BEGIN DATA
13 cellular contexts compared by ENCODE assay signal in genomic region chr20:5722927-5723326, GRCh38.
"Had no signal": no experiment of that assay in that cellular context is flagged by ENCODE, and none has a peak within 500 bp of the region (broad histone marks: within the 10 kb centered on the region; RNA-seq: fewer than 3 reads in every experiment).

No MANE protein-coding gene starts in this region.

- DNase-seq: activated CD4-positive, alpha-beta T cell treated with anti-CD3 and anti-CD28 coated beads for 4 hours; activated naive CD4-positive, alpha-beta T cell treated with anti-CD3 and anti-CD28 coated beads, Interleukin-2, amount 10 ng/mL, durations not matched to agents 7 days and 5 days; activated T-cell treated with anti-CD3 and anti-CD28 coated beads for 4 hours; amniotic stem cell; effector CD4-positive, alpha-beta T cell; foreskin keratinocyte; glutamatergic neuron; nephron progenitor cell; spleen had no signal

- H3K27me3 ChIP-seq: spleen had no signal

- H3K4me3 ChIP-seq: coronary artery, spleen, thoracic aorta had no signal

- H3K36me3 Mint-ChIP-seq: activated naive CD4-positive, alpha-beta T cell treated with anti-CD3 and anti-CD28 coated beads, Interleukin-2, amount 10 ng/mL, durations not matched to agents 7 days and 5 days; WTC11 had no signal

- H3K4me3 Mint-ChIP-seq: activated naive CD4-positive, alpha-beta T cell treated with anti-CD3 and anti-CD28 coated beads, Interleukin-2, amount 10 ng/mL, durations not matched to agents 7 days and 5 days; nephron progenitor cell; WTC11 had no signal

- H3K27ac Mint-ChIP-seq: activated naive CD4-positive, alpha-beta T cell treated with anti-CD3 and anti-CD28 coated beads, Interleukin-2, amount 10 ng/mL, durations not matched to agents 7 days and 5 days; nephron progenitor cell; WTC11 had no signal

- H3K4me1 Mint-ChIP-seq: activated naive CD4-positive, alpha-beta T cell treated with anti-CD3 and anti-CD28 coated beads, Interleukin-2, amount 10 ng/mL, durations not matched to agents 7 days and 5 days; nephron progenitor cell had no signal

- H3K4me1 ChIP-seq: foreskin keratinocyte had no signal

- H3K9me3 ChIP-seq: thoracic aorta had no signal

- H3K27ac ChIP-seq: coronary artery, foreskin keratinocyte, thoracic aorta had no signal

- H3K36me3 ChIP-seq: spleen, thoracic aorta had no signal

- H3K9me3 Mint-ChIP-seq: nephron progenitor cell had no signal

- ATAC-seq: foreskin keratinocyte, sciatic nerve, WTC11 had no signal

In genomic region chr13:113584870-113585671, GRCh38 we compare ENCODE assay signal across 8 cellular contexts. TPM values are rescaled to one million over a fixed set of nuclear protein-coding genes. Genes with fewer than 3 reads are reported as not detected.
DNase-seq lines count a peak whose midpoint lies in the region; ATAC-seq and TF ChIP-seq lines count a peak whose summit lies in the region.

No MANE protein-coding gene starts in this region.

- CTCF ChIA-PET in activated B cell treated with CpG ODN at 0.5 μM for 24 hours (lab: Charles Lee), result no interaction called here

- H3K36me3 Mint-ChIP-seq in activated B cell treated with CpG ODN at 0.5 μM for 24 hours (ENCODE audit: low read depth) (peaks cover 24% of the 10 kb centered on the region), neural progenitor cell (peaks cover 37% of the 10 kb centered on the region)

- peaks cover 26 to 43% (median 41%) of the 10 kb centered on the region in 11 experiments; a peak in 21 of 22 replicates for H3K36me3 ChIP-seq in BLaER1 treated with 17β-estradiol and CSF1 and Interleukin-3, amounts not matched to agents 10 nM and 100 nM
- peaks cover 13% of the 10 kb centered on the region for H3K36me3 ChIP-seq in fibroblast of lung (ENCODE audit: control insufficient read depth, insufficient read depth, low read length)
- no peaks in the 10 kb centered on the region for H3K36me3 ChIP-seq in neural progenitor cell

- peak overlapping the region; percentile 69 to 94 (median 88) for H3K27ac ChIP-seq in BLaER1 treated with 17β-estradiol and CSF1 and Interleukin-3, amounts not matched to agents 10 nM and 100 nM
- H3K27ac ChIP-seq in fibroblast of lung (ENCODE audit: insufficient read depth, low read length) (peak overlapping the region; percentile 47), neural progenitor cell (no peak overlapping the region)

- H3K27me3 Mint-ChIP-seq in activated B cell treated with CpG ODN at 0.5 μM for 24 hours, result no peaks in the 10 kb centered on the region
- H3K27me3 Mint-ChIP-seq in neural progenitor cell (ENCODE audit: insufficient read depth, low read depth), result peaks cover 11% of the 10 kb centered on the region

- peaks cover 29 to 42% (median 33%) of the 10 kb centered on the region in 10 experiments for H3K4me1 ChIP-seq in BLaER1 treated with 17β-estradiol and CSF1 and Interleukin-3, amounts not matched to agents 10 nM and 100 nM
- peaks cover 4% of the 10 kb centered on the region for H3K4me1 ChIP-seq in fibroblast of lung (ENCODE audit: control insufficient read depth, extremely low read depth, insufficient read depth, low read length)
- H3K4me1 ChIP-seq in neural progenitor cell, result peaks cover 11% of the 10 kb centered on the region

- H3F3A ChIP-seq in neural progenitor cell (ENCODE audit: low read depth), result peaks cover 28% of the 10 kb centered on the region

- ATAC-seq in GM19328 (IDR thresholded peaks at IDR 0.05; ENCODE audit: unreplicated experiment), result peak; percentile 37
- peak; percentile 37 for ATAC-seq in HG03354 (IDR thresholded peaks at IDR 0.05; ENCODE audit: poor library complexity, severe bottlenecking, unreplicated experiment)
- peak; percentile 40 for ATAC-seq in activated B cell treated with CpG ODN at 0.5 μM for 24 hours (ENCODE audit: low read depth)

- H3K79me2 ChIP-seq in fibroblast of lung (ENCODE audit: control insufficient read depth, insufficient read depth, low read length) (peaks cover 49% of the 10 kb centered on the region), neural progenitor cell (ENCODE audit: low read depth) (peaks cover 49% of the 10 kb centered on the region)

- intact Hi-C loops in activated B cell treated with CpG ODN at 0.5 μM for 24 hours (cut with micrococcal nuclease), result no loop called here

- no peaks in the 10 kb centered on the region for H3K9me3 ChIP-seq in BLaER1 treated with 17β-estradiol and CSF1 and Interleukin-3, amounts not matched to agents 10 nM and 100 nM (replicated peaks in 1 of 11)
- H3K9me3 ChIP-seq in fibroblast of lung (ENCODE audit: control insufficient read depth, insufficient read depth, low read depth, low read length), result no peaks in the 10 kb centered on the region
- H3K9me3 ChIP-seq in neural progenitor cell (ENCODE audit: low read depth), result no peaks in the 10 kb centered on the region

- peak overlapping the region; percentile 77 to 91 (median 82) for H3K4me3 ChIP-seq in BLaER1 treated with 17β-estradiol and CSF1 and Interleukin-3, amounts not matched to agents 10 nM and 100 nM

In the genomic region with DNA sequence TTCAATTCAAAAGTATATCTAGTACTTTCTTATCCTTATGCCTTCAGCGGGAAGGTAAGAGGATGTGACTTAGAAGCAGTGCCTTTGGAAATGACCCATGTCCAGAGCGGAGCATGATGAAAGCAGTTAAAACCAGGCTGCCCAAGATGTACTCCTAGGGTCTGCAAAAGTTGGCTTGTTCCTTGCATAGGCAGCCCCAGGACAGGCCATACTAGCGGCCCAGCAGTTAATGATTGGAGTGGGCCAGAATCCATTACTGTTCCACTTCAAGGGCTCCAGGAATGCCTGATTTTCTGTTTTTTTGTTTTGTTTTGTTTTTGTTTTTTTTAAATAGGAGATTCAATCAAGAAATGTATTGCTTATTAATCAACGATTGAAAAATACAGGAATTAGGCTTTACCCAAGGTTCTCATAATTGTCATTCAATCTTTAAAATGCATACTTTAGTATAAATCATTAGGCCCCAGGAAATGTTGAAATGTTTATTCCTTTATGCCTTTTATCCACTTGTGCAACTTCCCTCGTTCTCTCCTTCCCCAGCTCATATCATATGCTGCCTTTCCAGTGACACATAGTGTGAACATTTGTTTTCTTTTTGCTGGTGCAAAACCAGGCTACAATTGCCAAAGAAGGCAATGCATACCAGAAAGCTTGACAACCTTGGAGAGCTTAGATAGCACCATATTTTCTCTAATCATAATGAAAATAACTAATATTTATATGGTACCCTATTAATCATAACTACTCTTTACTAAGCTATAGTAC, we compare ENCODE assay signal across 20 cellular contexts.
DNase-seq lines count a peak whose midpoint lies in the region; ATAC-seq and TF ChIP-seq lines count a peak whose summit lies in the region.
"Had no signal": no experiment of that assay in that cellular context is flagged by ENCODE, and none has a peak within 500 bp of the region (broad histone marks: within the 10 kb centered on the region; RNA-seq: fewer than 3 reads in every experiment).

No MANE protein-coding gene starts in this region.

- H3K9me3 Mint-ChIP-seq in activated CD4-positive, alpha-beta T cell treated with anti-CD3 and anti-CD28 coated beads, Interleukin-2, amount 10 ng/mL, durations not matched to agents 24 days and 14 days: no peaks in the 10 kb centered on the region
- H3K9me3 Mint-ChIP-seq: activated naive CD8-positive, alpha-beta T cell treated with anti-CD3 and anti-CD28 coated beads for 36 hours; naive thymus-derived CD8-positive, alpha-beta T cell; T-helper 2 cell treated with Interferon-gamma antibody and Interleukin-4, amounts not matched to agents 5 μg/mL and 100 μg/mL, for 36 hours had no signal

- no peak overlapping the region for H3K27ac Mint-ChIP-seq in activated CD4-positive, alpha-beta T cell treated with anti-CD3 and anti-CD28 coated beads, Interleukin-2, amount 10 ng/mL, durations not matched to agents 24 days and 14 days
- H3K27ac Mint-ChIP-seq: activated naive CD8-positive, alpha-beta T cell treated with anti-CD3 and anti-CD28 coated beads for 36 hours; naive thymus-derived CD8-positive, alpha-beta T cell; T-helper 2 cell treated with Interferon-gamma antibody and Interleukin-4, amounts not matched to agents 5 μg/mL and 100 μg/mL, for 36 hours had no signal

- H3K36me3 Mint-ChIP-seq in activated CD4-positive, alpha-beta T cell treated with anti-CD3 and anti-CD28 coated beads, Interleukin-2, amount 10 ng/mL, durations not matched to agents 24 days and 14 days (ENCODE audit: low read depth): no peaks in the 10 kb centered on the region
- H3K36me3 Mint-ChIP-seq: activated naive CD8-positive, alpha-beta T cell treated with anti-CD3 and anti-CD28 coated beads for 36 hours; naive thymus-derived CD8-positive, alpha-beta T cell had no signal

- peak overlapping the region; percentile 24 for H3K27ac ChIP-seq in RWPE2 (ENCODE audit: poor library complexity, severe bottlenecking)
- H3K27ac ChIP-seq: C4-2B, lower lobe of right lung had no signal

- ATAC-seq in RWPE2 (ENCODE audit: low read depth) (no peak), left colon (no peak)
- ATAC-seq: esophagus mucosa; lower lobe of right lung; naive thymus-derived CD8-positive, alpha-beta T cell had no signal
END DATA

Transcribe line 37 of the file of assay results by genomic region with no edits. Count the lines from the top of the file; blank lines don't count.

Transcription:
- intact Hi-C loops in activated B cell treated with CpG ODN at 0.5 μM for 24 hours (cut with micrococcal nuclease), result no loop called here